Meanwhile, at City Hall, we join Carcetti mid-hissyfit: "No, no way. After what I've been through to toss him out of the plane, now you want me to pretty up the man's parachute?" He's speaking about Burrell, methinks, and he's addressing this to Campbell, who has doubtlessly brought him up to speed on the promise she made to the outgoing police commissioner that he'd be taken care of in exchange for a graceful exit. "The commissioner has served this city for thirty-four years," Campbell offers. "Any five of which would have been enough to have him indicted," Carcetti rebuts. Advantage: Carcetti. Anyway, if Campbell was so concerned about Burrell, Carcetti points out, she should have mentioned something when she was busy securing land favors. Campbell counters with the "This isn't about X, it's about Y" trope she used earlier in Burrell's office; in this case, Y is Daniels. "Thirty-four years is a long time," says Campbell. "Anyone who hangs around that long can put his hands on a lot of dirt." Like a folder someone might just happen to have in her possession? Campbell isn't saying; what she is saying is that maybe some effort should be made to see that Burrell rides off into the sunset content to keep his mouth shut. Time to make sure Burrell attends the most stilted and awkward press conference in memory.
Hey, speaking of awkward, let's head down to the courthouse, where Freamon is showing Sydnor and Pearlman the case against Clay Davis, meticulously plotted out on a bulletin board...when Clay Davis walks in to be deposed before the grand jury. Pearlman thanks him for coming, while Sydnor sheepishly flips the bulletin board over. "We can go to my office first, or get right to it," Pearlman says. "Lead on," Clay responds coolly, producing his summons with a flourish. "He's pretty cool about it," Sydnor observes. "The coming out tells the tale," Freamon responds. That, and the subsequent leaks to the press.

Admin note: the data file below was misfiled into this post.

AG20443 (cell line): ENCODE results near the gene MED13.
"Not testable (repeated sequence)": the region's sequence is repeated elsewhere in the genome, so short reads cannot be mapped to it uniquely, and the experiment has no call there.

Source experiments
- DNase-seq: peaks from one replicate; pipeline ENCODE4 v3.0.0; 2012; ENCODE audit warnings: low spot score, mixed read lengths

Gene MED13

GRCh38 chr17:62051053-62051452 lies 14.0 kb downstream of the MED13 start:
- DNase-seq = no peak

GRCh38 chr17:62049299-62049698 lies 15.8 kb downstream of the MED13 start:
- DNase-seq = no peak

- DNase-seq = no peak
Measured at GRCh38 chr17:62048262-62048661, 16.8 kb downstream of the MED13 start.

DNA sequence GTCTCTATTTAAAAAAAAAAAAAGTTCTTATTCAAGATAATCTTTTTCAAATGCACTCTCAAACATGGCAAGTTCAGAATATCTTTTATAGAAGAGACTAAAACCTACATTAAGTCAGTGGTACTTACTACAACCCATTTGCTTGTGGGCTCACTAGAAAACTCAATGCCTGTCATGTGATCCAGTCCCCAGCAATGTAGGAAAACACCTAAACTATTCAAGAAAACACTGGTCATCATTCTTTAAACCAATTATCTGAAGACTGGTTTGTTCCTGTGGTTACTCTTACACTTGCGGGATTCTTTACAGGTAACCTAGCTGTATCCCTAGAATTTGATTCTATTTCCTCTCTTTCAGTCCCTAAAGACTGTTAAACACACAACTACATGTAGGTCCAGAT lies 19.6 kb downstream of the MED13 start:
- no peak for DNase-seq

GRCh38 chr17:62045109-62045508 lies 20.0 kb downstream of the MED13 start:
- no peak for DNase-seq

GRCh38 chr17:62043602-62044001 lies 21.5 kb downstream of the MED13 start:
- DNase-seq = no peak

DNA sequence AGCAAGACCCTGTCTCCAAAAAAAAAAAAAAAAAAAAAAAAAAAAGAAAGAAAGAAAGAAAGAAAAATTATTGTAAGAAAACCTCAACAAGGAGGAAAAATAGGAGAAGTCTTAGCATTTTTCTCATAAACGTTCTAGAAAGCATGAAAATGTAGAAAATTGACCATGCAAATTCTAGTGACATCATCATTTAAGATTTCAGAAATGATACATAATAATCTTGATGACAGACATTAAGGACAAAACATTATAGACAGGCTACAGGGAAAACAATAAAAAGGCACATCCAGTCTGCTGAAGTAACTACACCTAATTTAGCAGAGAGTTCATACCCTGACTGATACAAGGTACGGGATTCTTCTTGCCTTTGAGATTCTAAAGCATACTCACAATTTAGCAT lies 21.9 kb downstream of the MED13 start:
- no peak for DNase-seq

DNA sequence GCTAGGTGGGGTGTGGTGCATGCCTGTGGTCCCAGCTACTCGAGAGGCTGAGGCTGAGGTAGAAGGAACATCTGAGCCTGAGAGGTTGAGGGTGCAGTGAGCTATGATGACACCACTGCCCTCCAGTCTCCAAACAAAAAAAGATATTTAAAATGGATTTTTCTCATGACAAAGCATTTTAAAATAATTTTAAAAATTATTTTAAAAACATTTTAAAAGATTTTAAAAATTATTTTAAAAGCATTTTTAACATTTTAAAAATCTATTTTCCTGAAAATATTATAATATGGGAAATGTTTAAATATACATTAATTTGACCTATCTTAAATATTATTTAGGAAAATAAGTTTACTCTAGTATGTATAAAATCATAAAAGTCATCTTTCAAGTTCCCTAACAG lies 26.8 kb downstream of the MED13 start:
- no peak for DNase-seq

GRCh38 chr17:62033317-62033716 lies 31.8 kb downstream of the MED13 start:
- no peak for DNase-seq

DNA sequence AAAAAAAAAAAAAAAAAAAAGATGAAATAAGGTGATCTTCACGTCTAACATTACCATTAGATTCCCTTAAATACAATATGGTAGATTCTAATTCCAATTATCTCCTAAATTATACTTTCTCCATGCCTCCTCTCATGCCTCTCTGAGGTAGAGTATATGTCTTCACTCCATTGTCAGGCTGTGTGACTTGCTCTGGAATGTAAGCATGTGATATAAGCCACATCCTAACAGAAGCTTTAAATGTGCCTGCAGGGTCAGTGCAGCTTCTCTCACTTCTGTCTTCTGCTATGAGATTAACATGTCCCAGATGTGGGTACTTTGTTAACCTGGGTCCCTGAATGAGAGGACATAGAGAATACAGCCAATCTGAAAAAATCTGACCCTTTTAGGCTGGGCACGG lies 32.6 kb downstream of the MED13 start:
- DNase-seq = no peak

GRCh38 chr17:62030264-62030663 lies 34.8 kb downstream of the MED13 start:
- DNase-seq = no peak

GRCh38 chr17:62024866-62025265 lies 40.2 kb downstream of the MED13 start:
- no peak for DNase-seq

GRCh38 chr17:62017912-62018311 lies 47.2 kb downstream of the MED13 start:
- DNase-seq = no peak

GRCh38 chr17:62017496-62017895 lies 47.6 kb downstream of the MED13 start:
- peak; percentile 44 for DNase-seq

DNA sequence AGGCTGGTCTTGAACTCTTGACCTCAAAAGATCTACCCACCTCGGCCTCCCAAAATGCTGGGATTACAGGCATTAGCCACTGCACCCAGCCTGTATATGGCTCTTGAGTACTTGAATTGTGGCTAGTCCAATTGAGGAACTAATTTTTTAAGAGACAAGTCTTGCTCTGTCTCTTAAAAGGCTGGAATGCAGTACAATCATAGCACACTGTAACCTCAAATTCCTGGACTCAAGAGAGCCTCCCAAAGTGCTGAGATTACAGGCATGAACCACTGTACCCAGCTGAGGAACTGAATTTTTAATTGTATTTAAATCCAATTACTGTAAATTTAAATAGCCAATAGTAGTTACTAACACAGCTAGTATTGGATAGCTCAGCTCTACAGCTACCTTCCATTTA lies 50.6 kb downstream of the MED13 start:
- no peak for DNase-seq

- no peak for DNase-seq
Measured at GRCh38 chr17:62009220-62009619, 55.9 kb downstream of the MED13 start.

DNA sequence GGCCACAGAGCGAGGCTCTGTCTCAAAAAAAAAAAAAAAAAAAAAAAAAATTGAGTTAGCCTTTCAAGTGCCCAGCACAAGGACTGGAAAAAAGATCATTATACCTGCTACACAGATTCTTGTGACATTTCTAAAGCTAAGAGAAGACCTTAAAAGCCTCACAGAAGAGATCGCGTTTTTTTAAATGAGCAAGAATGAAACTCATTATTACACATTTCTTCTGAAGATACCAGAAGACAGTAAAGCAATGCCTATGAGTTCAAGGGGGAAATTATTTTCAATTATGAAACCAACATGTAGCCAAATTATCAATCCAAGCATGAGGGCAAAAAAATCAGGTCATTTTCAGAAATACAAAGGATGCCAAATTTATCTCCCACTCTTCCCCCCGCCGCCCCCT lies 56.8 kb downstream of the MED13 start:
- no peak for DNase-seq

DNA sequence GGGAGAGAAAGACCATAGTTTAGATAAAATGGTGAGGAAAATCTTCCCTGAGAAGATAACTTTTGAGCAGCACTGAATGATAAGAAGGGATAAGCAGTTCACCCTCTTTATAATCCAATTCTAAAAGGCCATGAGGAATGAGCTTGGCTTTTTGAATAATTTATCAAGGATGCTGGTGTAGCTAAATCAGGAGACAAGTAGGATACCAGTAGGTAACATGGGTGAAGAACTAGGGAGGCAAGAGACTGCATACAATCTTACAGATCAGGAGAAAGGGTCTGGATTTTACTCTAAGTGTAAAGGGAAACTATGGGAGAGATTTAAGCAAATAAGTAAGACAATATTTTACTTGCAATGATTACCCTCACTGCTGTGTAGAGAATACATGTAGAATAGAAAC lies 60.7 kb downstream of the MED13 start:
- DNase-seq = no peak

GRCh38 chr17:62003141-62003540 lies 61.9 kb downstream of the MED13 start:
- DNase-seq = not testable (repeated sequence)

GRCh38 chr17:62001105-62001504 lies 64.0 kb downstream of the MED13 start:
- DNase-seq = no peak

So, they're trying to depose the kid about the home invasion -- he's in a room with a social worker and a relative staring blankly off into space, while Kima watches from the other side of a two-way mirror. It is every bit as uplifting and life-affirming as I promised. Perhaps we should move on, just in case all this happiness makes some of us want to toast the wonder of mankind with a bracing shot of hemlock.
Back to the grand jury hearing, where Pearlman is busy showing Clay Davis a canceled $11,000 check to one of the senator's corrupt charities. She also has a withdrawal for that same amount, followed by a deposit slip to Clay's personal account for...I think we can guess the amount here...$11,000. Even the grand jurors look up from their Sudoku puzzles and video iPods to see what Clay has to say about this. "I come here to help," he says to Pearlman, with his voice sounding positively wounded. "But y'all are out for blood. I'm not answering no more questions." "You are invoking your right against self-incrimination, sir?" Pearlman asks. It's cooler the way Clay says it.